The Circular Flow of Money
Chart 1

This diagram shows the flow of money payments in the National Income and Product Accounts (NIPA) conceptual perspective. (The actual goods and services purchased by these payments are the implicit but unshown opposite flow.)

Each payment transaction also has two aspects: the spending of the purchaser is the income of the seller. This dual nature of money transactions is the basis for the NIPA's double-entry accounting, and for the basic Keynesian/NIPA macro equation: Spending = Income. They are conceptually equal "by definition." And since NIPA output is measured by what is spent for it, Output = Income.

(However, in measuring total NIPA output and income, the double-counting in intermediate-type transactions is netted out by a "value added" concept. At each stage of production, net output and income (in the form of wages, profit, interest, and rent) is calculated as gross sales income minus taxes and purchases from previous stages of production (if any.)

The Keynesian/NIPA "Achilles heel"

Keynesian theory is conceptually based largely on the NIP accounts (which happened to be in development about the same time). But for comprehensive money-flow analysis, the Keynesian/NIPA system has a dual conceptual and empirical financial gap:

  1. Between saving and investment. It does not show who does the financial saving and how it goes back into the circular flow via business investment and credit-financed consumer consumption.
  2. Between money growth and GDP growth. It does not show how New Money created by the banking system enters the circular flow (as the main means of financing its overall growth), or how it finally exits the circular flow by becoming locked into individual transactors' money-inventory stocks.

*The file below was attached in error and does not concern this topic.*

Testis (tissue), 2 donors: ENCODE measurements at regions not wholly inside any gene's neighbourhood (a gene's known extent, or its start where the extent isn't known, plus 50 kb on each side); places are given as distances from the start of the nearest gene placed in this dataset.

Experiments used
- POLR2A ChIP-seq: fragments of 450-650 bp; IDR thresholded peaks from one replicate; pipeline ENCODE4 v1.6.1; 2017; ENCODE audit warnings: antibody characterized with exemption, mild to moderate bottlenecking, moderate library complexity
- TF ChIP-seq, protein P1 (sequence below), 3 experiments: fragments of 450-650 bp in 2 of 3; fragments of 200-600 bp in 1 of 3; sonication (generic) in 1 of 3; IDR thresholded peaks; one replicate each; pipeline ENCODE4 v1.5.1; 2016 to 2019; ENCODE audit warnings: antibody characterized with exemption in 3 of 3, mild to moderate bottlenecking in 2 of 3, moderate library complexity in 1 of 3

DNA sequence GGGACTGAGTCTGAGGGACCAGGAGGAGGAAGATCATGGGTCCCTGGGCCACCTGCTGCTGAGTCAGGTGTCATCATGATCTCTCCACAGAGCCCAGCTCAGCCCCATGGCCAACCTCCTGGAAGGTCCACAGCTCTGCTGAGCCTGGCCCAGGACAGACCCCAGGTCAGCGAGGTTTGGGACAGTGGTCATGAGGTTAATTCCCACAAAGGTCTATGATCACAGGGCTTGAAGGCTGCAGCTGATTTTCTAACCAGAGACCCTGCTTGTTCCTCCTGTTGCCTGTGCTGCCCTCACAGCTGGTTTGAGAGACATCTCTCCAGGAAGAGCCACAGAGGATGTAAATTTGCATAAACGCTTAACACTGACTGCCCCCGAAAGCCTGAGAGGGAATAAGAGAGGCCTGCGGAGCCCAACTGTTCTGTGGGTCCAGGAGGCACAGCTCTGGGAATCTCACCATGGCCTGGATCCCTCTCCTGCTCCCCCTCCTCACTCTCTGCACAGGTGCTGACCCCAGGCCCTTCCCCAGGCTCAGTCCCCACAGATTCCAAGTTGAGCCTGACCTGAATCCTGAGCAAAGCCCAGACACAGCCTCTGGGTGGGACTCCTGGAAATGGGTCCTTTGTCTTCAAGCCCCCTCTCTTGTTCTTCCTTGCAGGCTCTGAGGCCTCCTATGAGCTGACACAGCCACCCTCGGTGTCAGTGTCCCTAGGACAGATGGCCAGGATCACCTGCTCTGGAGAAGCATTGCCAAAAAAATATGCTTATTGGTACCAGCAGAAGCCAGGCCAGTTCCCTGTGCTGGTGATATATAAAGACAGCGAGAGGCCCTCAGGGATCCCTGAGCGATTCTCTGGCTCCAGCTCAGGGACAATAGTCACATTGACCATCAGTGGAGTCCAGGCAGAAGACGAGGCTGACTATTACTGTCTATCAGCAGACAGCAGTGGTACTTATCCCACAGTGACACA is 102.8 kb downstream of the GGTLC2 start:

Resulting conceptual and analytical anomalies and errors

  1. In the NIPA, "saving" is merely an accounting residual between income and spending, not a directly measurable independent money-flow.

  2. Thus, Keynesian analysis has to resort to confusing, abstract, imprecise, non-empirical concepts like "ex ante/ex post," "propensities," "liquidity preference," and IS/LM curves.

  3. Keynesian theory uses a basically two sector analytical framework: households do the saving and business does the offsetting investment spending. In fact most business investment is internally financed (from depreciation allowances and profits); while households do about as much investment spending as business (for houses, cars and consumer durables), and provide an even larger "outlet" for the economy's financial saving.

  4. To make the NIPA accounts fit Keynesian two-sector theory, household investments in houses are put in the business sector, and household investments in autos, durables and education are implicitly treated as "consumption," (and thus netted against income along with non-durables and services) as are government investments in dams, roads, schools, office buildings, satellites and aircraft carriers.

  5. In Keynesian theory, changes in business investment are the main causes of GDP fluctuations, and have a "multiplier effect." In fact, changes in business investment are largely the result of structural changes in the economy affecting profit prospects. And M1 money growth, largely controlled by the Fed, is the main factor initiating recessions and recoveries, and provides the main multiplier effect.

To the Circular Flow diagram introduction
To the next step, including the Credit Market and Primary Credit Flows
To the complete diagram, including Monetary Authority and sector Money Inventories (M1).

Last revised: September 3, 1999
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